Does it sometimes feel like you’re working in an IT sweat shop? If all day long you are doing the same things over and over, processing the same tickets all the time, you might be.
One of the problems with IT is there are many repetitive processes. The good news is many of these tasks can be automated. Another undesirable characteristic of an IT sweatshop is frequent crisis. The steady onslaught of repetitive tasks combined with crisis-mode situations can create an unfavorable, and often unprofitable, workplace. So the other thing to consider alongside automation is proactive maintenance.
Proactive maintenance can help in two ways:
The first step to getting out of the “sweatshop” is to minimize surprises and the accompanying spikes in workload by monitoring and maintaining your IT environment in peak condition. By deploying a remote monitoring and management (RMM) platform, you can keep a virtual eye on the pieces that make up your environment. Monitoring hardware for impending failures allows you to react more quickly, enabling you to schedule the work instead of dealing with it after it fails.
Furthermore, knowing your antivirus (AV) and backups are being watched by a system rather than by people can give you more confidence those systems are working as intended. When you use your professional services automation (PSA) tool to schedule work, like renewing a domain or SSL certificate, it is much less likely that you will forget and scramble to get a domain or website back up because they expired.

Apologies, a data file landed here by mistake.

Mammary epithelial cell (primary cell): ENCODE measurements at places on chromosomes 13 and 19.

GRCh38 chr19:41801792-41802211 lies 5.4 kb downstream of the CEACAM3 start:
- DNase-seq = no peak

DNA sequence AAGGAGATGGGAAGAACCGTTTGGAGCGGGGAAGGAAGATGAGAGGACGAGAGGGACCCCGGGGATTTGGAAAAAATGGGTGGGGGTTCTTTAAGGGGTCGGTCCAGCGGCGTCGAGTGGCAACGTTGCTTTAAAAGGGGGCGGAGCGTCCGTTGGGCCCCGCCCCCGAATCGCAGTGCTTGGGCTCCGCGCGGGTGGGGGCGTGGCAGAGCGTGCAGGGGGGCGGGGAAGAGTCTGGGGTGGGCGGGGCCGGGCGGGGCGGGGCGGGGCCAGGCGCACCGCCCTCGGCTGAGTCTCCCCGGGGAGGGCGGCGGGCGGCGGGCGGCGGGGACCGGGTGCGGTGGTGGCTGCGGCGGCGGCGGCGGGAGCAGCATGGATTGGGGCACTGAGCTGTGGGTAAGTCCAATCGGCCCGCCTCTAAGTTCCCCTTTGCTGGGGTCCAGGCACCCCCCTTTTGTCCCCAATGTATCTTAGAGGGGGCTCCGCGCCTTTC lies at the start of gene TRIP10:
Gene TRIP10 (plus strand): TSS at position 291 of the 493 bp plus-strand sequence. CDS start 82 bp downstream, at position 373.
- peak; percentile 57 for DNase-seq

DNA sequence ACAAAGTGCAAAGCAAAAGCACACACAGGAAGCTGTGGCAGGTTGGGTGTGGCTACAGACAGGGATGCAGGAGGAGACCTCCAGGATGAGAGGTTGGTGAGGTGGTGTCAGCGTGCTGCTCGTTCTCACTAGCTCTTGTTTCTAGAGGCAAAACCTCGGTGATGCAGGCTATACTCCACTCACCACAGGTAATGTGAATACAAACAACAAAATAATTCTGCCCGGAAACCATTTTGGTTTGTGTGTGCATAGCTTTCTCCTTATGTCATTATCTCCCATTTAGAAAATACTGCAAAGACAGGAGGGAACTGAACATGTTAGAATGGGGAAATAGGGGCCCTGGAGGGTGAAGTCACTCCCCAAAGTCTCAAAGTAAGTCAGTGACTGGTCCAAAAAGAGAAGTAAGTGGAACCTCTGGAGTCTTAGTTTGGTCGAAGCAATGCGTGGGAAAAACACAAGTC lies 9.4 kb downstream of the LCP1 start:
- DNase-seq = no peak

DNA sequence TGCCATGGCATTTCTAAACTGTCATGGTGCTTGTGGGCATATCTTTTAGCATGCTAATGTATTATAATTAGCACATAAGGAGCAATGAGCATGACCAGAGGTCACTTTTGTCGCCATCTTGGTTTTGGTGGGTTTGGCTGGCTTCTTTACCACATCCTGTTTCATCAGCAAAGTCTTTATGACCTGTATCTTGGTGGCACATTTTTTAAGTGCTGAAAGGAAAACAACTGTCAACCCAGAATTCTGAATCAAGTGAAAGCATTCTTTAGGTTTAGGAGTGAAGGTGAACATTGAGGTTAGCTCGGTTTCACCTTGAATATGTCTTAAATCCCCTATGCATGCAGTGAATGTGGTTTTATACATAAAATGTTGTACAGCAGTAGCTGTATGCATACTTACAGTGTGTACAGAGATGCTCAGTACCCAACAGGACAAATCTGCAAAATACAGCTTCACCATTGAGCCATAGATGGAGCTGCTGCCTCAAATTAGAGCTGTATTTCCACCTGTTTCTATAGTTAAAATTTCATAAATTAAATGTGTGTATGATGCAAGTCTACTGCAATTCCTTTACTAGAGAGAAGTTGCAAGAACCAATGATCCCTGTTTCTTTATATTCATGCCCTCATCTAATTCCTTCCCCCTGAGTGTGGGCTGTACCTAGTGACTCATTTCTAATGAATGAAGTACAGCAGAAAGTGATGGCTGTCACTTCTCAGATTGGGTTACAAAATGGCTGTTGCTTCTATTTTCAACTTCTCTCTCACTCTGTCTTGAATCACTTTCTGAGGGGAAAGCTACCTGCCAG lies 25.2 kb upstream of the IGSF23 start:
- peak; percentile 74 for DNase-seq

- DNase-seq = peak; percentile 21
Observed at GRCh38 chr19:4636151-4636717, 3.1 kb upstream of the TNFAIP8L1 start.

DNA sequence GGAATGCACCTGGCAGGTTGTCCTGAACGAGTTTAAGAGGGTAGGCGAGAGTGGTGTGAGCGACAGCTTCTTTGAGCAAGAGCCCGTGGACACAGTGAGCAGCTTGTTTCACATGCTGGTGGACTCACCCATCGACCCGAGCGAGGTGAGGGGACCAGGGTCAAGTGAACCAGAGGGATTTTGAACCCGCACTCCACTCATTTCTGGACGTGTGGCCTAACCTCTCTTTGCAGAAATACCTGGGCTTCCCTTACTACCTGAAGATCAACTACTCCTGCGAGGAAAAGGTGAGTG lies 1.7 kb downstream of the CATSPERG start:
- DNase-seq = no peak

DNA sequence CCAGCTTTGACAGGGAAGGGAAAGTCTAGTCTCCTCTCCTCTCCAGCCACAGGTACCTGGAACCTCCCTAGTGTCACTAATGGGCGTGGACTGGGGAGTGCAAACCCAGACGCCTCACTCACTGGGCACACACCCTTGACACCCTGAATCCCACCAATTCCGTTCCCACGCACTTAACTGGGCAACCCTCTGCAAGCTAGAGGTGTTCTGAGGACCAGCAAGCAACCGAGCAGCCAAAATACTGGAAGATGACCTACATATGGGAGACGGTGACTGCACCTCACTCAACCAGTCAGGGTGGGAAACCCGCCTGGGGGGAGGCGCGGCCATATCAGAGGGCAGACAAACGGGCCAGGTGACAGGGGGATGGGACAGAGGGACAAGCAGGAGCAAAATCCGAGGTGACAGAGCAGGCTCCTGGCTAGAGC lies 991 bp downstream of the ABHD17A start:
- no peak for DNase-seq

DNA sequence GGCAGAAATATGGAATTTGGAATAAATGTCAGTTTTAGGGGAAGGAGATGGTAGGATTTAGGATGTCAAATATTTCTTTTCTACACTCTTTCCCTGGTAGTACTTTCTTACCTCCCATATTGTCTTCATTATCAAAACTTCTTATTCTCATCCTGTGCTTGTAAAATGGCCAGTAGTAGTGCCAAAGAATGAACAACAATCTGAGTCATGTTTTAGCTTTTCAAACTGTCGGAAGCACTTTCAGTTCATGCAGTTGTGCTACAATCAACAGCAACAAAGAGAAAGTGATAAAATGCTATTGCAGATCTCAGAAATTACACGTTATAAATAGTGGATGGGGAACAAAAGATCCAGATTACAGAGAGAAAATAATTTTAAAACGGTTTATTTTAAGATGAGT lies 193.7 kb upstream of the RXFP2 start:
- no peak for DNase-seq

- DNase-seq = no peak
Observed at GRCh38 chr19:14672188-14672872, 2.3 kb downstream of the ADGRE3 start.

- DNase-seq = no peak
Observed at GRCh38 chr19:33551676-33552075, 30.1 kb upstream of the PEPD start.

Even using a tool to monitor your cloud services can pay dividends by identifying exactly where the connection is failing. Monitoring is only one half of the proactive attack on crisis. The other half is automated maintenance. These are mostly scripts and tasks that can be scheduled based on date and time—or that can be triggered by a monitoring alert. Examples include scheduled defragmentation of disks and AV scans.
The second step is automation. Proactive maintenance as mentioned above relies heavily on automation, but automation goes beyond maintenance tasks. You can write scripts to do any number of things, such as disable users after a certain period of inactivity. Automation lives both in your RMM tool and your PSA tool.
PSA tools often have ticket-routing and alert-notification rules that allow you to automate those processes as well. If you do not have a coder on your team, don’t worry, as there are resources online for scripts that perform many of the common tasks that IT technicians perform every day.
In the end, getting out of the “sweatshop” mentality is really just about adopting a proactive managed services model and then improving it over time with automation. Smoothing out the spikes relieves the stress—while automation can help reduce workloads and replace the most boring, repetitive tasks.
Eric Anthony is director of customer experience at SolarWinds MSP. Before joining SolarWinds, Eric ran his own managed service provider business for over six years.
You can follow Eric on Twitter at @EricAnthonyMSP
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